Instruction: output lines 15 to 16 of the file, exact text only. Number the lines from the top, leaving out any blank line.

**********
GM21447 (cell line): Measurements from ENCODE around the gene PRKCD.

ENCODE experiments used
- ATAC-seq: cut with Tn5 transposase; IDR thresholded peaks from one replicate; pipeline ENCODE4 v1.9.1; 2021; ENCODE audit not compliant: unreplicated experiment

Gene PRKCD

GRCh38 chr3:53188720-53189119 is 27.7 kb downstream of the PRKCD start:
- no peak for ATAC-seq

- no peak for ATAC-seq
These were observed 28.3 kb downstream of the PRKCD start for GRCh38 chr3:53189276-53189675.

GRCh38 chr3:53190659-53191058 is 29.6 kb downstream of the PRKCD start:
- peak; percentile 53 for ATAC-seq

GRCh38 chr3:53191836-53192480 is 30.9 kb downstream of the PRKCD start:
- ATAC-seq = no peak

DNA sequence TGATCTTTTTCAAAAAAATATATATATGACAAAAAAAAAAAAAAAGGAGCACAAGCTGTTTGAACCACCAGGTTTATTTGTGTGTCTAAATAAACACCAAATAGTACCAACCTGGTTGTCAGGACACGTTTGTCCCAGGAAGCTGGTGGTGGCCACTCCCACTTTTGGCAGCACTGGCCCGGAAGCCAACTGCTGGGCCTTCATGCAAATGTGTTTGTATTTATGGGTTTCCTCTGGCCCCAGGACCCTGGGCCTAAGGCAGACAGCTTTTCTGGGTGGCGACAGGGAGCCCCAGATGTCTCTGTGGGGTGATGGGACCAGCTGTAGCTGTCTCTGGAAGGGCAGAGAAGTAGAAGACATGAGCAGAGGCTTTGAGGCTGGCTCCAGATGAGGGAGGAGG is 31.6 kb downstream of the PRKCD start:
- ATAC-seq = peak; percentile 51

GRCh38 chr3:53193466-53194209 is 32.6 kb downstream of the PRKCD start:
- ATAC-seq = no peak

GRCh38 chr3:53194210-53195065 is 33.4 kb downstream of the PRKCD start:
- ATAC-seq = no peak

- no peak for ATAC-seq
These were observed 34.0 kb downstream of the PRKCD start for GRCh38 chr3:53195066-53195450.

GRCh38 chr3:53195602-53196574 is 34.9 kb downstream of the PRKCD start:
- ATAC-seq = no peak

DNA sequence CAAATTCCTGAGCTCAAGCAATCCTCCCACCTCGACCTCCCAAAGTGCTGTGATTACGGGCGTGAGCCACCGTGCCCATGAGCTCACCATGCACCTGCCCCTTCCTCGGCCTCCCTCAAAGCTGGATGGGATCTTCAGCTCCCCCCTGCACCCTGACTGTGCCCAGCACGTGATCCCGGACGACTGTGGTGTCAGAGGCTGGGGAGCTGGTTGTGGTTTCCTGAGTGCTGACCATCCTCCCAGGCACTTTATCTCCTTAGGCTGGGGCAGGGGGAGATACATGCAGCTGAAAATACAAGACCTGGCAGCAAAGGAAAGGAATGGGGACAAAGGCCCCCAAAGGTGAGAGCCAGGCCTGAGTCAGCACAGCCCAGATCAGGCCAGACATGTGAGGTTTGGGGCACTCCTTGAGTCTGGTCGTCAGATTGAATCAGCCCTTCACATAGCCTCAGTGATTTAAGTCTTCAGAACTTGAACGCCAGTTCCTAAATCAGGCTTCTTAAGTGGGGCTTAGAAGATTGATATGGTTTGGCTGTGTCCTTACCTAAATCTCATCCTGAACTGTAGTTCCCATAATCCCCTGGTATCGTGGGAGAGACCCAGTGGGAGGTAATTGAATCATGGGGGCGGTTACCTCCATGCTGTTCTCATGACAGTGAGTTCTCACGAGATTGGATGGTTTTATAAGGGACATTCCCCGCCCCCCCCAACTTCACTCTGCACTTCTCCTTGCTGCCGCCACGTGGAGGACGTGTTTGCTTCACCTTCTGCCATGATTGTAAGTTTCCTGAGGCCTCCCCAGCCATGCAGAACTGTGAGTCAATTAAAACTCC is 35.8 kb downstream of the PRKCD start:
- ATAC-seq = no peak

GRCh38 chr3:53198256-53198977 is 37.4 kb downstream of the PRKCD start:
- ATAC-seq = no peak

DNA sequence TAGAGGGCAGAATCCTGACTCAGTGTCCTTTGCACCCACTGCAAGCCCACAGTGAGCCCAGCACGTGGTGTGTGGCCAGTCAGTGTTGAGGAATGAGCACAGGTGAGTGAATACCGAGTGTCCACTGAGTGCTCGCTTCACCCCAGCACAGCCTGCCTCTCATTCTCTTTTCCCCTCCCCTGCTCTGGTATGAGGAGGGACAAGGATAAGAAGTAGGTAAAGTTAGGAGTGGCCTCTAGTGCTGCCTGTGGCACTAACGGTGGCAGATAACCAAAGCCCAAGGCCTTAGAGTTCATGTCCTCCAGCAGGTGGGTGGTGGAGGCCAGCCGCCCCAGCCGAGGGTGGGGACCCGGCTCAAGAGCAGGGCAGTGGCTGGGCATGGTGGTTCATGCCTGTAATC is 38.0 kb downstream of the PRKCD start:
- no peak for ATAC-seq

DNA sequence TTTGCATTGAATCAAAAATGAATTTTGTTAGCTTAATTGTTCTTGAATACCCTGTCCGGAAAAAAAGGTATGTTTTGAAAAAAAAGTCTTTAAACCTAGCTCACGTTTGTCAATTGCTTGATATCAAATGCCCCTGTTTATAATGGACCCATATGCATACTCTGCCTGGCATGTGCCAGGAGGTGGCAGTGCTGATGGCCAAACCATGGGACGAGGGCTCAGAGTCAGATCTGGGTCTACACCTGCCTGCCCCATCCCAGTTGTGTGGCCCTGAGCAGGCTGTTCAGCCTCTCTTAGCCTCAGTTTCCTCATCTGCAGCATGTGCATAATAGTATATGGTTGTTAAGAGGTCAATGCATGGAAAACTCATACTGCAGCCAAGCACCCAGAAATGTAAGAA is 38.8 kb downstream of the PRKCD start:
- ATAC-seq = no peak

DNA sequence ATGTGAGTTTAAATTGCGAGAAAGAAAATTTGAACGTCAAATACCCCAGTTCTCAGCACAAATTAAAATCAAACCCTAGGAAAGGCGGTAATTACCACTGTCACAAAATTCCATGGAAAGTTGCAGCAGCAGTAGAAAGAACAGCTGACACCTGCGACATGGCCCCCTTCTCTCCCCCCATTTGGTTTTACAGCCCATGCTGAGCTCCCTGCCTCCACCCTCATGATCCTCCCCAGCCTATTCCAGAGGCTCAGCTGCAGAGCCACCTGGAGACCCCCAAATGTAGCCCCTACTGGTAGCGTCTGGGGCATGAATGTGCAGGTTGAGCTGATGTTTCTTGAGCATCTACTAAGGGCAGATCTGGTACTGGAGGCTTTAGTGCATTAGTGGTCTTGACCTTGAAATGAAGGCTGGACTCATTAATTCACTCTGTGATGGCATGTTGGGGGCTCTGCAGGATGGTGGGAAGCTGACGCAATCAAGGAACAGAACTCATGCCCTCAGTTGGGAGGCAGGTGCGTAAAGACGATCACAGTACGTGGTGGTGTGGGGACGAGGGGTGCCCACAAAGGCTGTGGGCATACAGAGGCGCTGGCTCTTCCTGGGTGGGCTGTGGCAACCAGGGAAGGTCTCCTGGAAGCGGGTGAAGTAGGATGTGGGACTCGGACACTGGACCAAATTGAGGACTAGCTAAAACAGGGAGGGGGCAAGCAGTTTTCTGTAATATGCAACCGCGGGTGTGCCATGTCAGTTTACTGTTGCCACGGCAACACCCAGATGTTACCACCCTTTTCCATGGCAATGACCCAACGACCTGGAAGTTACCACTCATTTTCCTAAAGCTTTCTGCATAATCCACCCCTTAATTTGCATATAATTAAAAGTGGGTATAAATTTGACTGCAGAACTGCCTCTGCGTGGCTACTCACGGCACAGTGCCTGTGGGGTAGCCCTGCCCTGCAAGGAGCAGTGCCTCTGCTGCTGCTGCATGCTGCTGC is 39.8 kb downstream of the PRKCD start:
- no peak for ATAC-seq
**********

GRCh38 chr3:53193466-53194209 is 32.6 kb downstream of the PRKCD start:
- ATAC-seq = no peak